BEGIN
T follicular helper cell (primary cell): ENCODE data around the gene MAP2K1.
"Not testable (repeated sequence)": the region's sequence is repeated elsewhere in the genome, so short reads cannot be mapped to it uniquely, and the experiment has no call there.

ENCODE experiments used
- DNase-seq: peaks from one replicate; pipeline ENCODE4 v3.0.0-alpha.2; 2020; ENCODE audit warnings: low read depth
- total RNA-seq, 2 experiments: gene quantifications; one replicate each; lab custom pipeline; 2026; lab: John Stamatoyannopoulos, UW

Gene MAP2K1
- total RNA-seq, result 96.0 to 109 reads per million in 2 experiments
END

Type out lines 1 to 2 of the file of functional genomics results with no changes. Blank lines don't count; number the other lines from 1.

T follicular helper cell (primary cell): ENCODE data around the gene MAP2K1.
"Not testable (repeated sequence)": the region's sequence is repeated elsewhere in the genome, so short reads cannot be mapped to it uniquely, and the experiment has no call there.